Hard-pressed communities have been reopening schools for girls up to grade 12, Barbara Crossette reports.
By Barbara Crossette
Far from Kabul in rural Afghanistan, where an economic crisis and a bitterly cold winter threaten starvation, communities with few resources have been reopening schools for girls up to grade 12. Collectively, these add up to an expansion of girls’ education in a majority of the country’s 34 provinces and suggest that all is not lost for the rights of girls to attend school under the new Taliban regime.
“Knowing what Afghanistan has gone through and how much worry and desperation there is right now, it’s heartwarming to step into a school that’s vibrant and alive — seeing teachers continuing to teach and girls studying in formal classrooms,” Andreas Stefansson, secretary-general of the Swedish Committee for Afghanistan, said in a phone interview with PassBlue from Stockholm on Dec. 7.
Stefansson had just returned from Afghanistan, where the Swedish Committee, a nongovernmental organization, has worked for 40 years in education and health care, among other projects. A leader in its field, it supports schools in 14 Afghan provinces. A number of the projects have been supported by communities and accepted by local Taliban leaders.
“The Taliban are not always monolithic or uniform once they get down to the local level,” he said. “There is a sense of pragmatism and responsiveness to the local community. We have very good standing with the local communities. The elders are very keen and eager to see our activities continue running.”
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Can this partnership last? Concern has arisen around recent decisions by the Taliban’s national leadership in the capital, Kabul — dominated by Pashtuns from the conservative south of the country — to replace local and provincial Taliban officials in other regions with outsiders. They would be primarily Pashtuns, who may be more likely to take orders from their national leadership.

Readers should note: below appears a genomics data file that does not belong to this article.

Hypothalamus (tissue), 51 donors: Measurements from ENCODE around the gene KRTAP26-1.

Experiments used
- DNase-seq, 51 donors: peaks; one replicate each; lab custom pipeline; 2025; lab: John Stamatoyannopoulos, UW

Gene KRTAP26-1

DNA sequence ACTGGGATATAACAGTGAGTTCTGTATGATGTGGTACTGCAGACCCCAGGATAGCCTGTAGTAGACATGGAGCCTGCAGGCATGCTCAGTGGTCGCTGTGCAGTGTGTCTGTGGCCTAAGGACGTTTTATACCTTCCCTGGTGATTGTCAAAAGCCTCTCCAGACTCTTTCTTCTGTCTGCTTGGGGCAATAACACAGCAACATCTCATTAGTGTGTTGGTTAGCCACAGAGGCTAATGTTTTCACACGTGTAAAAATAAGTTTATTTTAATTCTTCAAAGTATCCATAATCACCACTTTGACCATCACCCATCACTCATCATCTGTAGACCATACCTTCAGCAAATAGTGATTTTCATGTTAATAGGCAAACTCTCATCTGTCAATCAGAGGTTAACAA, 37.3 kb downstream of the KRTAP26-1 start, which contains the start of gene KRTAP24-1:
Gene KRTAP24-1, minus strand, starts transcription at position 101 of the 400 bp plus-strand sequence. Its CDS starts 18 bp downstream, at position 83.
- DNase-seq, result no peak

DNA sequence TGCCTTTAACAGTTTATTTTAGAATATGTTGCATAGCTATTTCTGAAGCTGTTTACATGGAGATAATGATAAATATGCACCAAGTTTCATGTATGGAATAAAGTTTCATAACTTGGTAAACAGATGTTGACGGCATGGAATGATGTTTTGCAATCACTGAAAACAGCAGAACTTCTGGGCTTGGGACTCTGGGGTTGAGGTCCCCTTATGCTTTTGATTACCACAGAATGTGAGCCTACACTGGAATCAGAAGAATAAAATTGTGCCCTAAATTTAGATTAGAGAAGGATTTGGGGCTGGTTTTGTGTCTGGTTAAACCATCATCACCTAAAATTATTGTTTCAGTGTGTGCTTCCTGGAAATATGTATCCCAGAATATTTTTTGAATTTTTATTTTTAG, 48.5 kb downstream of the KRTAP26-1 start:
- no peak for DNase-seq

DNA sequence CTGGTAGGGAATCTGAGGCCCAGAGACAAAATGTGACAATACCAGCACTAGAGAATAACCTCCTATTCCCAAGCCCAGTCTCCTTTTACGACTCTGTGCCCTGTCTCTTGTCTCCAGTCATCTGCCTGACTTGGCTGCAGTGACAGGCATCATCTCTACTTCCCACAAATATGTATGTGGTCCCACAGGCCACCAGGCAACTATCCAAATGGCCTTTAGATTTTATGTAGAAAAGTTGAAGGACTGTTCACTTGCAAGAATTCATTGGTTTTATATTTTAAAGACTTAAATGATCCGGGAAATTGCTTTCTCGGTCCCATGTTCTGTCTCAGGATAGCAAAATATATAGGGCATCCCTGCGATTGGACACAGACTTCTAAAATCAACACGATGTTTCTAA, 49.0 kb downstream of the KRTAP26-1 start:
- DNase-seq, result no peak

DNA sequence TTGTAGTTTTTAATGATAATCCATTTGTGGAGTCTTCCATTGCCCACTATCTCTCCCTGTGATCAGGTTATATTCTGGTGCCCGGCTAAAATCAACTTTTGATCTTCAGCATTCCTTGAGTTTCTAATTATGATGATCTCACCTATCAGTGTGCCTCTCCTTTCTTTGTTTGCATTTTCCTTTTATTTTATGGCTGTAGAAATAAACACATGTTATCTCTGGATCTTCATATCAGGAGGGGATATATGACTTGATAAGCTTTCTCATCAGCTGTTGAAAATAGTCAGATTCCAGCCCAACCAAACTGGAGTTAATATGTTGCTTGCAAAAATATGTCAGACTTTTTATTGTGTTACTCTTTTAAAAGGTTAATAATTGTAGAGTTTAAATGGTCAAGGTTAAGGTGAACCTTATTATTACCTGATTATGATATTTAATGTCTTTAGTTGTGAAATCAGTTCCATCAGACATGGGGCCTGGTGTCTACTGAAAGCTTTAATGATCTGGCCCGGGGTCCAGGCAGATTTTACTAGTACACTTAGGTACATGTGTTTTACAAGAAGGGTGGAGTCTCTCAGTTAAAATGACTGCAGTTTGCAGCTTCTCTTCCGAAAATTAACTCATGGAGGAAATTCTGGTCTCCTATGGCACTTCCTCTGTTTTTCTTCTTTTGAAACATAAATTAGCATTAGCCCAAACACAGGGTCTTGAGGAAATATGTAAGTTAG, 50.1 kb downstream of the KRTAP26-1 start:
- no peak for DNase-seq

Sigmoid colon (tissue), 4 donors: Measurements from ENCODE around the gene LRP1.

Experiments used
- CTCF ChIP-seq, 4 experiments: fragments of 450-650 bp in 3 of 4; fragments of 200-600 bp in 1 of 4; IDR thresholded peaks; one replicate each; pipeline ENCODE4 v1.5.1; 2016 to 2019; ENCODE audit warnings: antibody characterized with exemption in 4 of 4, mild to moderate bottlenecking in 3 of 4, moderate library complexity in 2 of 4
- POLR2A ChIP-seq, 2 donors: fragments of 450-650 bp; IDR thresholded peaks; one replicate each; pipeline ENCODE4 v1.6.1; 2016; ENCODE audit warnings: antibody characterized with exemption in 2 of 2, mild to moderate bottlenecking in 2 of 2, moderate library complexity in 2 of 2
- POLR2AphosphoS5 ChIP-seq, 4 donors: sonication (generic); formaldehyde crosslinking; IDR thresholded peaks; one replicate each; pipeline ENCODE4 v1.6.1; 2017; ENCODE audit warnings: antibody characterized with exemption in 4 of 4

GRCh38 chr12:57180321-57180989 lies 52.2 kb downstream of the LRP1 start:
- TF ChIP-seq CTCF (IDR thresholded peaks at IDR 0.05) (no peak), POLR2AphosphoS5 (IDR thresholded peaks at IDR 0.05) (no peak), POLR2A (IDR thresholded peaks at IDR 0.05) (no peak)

The Swedish Committee has projects across the north, central and eastern regions of Afghanistan, where there is more of a mix of ethnicities, including Tajiks, Uzbeks, Turkmen and Hazaras, along with some Pashtuns.
In the western area bordering Iran, where the more progressive, historically artistic city of Herat dominates, similar projects to reopen schools for girls are being introduced by citizens there.
In the interview with PassBlue, Stefansson explained how the Swedish Committee developed its outreach in communities, some of them having been under Taliban control for a decade or more, well before the final collapse in August of the former Afghan government.
“Our education is set up for catering for the community in the rural areas,” he said. “What we do is form a committee normally comprised of teachers, some active parents, someone from the local authority, elders who are influential, perhaps somebody with religious standing who can actually articulate the importance of education from a religious standpoint.
“We engage with these networks for discussions on human rights and how rights are articulated in Koranic scripture and hadiths, and how the networks can play a role in promoting everybody’s equal access to education, to health care, the right to work, have an income and so on.”
“’Every single conversation I had led very quickly into the economic crisis,’ ” Stefansson said of his most recent trip to Afghanistan.